The U.S. Senate passed a sweeping financial reform bill on Thursday, establishing new rules for mortgages as well as imposing new regulations on Wall Street and providing enhanced protections for consumers and investors.
The measure, which was previously approved by the House, is intended to address shortcomings in the nation's financial system that led to or were highlighted by the 2008 fiscal crisis. Among its key provisions are tighter regulations on derivatives trading; a mechanism for winding down large, failing financial firms and the establishment of a consumer financial protection agency with authority over products such as mortgages and credit cards.
New mortgage rules
On mortgages, the bill virtually eliminates so-called "liar loans," requiring documentation of a borrower's income before a mortgage loan can be issued. It also imposes new regulations on mortgage brokers and restricts the practice of paying loan officers more for arranging mortgages with higher interest rates or fees.
It also calls for the development of a simplified mortgage loan disclosure form and establishes a $1 billion fund to provide low-interest loans to help unemployed homeowners with good credit avoid foreclosure, using funds previously designated for the Troubled Asset Relief Fund.
Also for consumers: the bill requires that they be entitled to receive their credit score free of charge once a year; currently, consumers are only entitled to free annual copies of their credit report once a year from the three major credit reporting companies, which currently charge for providing actual credit scores.
Watchdog panel established
Among other major provisions, the bill establishes a watchdog panel designed to detect potential risks to the nation's financial system and address them before they become unmanageable. The bill abolishes the Office of Thrift Supervision, which was widely blamed for failing to curb practices that led to the financial crisis.
The bill also provides for tighter limits on proprietary trading and hedge funds, to prevent financial firms from sloughing off their risk on unwary investors. It also provides for tighter regulation of credit rating agencies, to ensure that the ratings they issue accurately reflect the quality and risk of the financial products they evaluate, and prevent undue influence over those ratings by the companies that issue those products.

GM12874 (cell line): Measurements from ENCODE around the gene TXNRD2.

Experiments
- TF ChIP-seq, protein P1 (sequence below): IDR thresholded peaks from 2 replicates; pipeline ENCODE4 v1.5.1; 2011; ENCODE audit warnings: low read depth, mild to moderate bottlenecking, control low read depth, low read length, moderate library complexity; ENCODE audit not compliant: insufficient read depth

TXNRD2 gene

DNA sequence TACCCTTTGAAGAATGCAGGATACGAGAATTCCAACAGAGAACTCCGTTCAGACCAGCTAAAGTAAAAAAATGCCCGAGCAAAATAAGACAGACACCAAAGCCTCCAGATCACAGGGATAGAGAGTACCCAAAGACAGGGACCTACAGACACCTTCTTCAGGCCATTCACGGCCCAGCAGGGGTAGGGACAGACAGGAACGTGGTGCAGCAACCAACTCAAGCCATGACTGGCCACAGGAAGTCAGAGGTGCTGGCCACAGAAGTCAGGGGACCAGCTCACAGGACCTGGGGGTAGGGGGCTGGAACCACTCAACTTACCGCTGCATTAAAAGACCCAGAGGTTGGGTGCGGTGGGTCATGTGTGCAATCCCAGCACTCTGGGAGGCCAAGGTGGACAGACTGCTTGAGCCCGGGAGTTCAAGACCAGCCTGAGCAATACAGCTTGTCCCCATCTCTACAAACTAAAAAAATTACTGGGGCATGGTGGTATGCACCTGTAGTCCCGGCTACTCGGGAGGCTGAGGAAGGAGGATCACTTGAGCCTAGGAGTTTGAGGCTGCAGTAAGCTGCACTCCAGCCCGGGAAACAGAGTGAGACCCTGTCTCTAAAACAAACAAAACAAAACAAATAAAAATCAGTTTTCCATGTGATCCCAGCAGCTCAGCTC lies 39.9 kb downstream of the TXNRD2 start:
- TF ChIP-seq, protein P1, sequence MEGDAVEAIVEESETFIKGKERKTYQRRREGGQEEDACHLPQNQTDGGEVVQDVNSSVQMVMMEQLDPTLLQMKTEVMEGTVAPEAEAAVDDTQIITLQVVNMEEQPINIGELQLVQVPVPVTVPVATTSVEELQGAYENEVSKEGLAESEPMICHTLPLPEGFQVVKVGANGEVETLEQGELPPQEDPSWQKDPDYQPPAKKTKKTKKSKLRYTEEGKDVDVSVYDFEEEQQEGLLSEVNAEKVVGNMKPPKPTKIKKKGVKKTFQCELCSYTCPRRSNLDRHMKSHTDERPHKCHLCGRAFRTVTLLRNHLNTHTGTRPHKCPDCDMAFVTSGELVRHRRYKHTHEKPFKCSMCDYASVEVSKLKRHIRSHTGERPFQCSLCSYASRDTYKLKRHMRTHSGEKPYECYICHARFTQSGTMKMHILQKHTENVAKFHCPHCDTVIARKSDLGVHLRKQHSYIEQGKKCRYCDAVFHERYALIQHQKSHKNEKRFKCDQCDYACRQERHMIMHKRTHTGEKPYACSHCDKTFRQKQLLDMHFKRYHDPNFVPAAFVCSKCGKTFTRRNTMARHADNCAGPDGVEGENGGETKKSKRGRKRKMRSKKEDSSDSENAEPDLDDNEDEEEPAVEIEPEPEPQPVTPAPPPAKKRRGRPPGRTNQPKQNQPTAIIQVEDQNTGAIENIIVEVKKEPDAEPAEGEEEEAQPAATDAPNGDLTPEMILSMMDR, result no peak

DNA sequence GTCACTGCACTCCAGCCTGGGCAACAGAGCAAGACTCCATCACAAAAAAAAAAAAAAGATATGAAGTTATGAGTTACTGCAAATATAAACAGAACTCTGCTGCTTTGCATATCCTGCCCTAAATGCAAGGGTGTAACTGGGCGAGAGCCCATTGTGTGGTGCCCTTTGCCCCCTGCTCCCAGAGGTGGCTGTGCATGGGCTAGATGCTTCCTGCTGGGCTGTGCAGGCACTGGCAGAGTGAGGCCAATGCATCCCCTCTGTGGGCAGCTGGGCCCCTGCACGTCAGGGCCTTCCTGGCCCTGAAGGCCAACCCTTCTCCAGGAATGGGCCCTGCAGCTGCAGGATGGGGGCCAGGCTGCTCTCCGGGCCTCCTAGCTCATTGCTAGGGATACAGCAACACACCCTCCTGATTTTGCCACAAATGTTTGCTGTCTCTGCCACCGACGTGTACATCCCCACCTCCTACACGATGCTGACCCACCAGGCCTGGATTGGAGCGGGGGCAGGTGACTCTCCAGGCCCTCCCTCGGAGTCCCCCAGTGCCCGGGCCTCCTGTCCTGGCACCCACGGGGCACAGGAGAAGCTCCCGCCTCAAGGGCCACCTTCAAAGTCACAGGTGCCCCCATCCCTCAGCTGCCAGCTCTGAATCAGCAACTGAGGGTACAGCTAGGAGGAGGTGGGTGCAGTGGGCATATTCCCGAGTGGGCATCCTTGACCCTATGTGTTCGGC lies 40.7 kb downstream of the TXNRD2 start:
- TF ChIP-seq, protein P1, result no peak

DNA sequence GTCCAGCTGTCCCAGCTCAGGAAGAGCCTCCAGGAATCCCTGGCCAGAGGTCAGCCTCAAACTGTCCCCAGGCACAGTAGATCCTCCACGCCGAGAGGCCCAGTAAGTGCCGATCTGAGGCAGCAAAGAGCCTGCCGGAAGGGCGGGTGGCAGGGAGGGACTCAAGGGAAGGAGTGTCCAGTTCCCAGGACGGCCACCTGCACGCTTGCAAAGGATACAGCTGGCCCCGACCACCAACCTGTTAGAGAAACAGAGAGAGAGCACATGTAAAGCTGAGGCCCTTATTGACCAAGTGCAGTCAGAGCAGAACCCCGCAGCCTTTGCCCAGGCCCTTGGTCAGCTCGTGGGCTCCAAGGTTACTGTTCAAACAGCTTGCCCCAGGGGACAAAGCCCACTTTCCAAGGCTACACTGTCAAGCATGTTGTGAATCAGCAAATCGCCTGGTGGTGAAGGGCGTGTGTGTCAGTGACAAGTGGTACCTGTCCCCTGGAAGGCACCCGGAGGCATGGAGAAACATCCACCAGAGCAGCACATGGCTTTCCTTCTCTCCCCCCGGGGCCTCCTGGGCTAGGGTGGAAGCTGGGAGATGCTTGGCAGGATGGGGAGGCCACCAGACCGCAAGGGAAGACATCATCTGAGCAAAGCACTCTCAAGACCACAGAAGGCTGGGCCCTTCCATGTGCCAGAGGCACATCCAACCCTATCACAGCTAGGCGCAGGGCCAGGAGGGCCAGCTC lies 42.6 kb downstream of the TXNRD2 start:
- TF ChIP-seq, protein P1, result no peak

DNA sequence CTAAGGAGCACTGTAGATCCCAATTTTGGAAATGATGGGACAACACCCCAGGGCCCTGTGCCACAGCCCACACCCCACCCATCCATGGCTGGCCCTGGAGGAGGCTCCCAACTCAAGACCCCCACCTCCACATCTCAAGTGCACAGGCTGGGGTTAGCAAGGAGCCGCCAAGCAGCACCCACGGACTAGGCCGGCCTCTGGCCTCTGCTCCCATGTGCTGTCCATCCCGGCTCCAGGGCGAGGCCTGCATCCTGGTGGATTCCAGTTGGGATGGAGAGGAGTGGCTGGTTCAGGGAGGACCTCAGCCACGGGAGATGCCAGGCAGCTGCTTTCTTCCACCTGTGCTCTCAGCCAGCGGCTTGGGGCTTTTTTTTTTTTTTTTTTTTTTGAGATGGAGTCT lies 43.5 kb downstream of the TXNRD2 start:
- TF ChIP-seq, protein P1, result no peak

Banker's group says reforms are too broad
Edward Yingling, president of the American Bankers Association, criticized the bill for imposing unneeded regulations on smaller banks that had little to do with creating the financial crisis, although saying that the core provisions address needed reforms.
"Its impact will be felt not only by the banking industry itself, but by the millions of consumers and businesses that rely on financial services every day to meet their saving, borrowing and financing needs," Yingling said. "It will also, by extension, have a considerable impact on the broader economy and the capability of traditional banks to provide the credit needed to create jobs and drive economic growth."
At the same time, he said the banking industry has long supported many of the bill's reforms, including the creation of a new systemic regulatory body, a process for ending the concept of too-big-to-fail, better consumer protections, and provisions designed to rein in the shadow banking system.
Rule-writing processs will have major impact
Despite the broad sweep of the bill, much of its impact will depend on the rules regulators must now write to implement its many provisions. That process is expected to take place up to 10 years, with the first rules issued about two years from now. Depending on what form those rules take, the impact of various parts of the bill could be muted or increased.
The bill, which passed on a largely party line vote of 60-39, now goes to President Obama for his signature.